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U.S. v. REVE

December 31, 2002

UNITED STATES OF AMERICA,
v.
HIRAM CRISTOBAL REVE, DEFENDANT.



The opinion of the court was delivered by: Cooper, District Judge

AMENDED MEMORANDUM OPINION

This is an action to revoke and set aside the April 1996 order granting the 1995 application by the defendant, Hiram Cristobal Reve, for naturalized citizenship on the ground that it was procured by concealment of a material fact or by willful misrepresentation. 8 U.S.C. § 1451(a). The plaintiff ("the government") moves for summary judgment on the complaint, or alternatively to strike Reve's six affirmative defenses and preclude discovery as to those defenses. The defendant cross-moves for further discovery and leave to assert the additional defenses of laches and a due process violation. For the following reasons, the branch of the motion that is for summary judgment will be granted, the branch of the motion that is to strike the affirmative defenses and to preclude discovery will be denied as moot, and the cross motion will be denied as moot.

BACKGROUND: APPLICATION FOR NATURALIZED CITIZENSHIP; RELEVANT NEW JERSEY CRIMINAL STATUTES; TIME-LINE OF EVENTS; and, RELEVANT PROCEDURAL HISTORY

I. Application for Naturalized Citizenship

An application for naturalized citizenship should be denied unless the applicant "has been and still is a person of good moral character" during the period encompassing the five years preceding the application through the oath of allegiance. 8 U.S.C. § 1427(a)(3); see 8 C.F.R. § 316.10(a)(1). In addition:

No person shall be regarded as, or found to be, a person of good moral character who, during the period for which good moral character is required to be established, is, or was —
(3) a member of [a] class[] of persons, whether inadmissable or not, described in . . . subparagraph[] (A) . . . of section 1182(a)(2) of this title . . . if the offense described therein, for which such person was convicted or of which he [sic] admits the commission, was committed during such period;
(8) one who at any time has been convicted of an aggravated felony (as defined in subsection (a)(43) of this section).

8 U.S.C. § 1101(f)(3)&(8). First, § 1182(a)(2)(A) states in relevant part:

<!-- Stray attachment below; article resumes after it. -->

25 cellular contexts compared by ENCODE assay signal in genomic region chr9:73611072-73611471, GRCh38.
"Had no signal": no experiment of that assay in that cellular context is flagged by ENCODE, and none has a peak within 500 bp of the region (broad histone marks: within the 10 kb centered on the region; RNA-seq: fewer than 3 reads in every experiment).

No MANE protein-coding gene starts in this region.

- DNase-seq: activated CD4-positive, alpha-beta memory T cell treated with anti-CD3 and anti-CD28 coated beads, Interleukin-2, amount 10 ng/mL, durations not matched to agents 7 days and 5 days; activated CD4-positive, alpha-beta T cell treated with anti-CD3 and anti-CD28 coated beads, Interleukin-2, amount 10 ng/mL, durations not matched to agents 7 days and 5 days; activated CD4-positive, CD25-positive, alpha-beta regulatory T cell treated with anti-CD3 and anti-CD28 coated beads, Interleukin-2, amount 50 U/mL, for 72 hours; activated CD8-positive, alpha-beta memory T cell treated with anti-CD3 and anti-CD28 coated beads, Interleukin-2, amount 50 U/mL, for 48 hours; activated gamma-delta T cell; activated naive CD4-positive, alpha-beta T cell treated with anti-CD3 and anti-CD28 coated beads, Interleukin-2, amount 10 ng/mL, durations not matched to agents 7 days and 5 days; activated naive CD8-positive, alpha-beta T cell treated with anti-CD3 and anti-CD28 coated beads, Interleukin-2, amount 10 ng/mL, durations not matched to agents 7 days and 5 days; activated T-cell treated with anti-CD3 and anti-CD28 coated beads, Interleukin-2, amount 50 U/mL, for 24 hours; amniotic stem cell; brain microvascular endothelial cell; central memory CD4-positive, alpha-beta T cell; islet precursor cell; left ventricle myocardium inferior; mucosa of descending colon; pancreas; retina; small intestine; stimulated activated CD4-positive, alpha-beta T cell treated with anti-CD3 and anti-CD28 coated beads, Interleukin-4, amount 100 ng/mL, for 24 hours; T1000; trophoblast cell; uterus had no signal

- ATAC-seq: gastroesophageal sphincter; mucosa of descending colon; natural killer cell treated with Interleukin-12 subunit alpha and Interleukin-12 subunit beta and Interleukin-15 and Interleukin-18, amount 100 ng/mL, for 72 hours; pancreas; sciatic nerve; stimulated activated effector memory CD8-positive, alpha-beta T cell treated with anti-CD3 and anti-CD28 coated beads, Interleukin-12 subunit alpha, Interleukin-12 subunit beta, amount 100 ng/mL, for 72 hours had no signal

(A) Conviction of certain crimes

(i) In general

. . . [Any] alien convicted of, or who admits having committed, or who admits committing acts which constitute the essential elements of —
(I) a crime involving moral turpitude (other than a purely political offense) or an attempt or conspiracy to commit such a crime . . . is inadmissible.*fn1

Second, according to the version of § 1101(a)(43) in effect in 1995 and 1996, an "aggravated felony" included:

a crime of violence (as defined in section 16 of Title 18, but not including a purely political offense) for which the term of imprisonment imposed (regardless of any suspension of imprisonment) is at least 5 years.

8 U.S.C. former § 1101(a)(43)(F).*fn2 A "crime of violence" is:

(a) an offense that has as an element the use, attempted use, or threatened use of physical force against the person or property of another, or
(b) any other offense that is a felony and that, by its nature, involves a substantial risk that physical force against the person or property of another may be used in the course of committing the offense.

18 U.S.C. § 16.

The government is authorized to institute a proceeding against a naturalized citizen to:

revok[e] and set[] aside the order admitting such person to citizenship and canceling the certificate of naturalization on the ground that such order and certificate of naturalization . . . were procured by concealment of a material fact or by willful misrepresentation.

8 U.S.C. § 1451(a).

II. Relevant New Jersey ...


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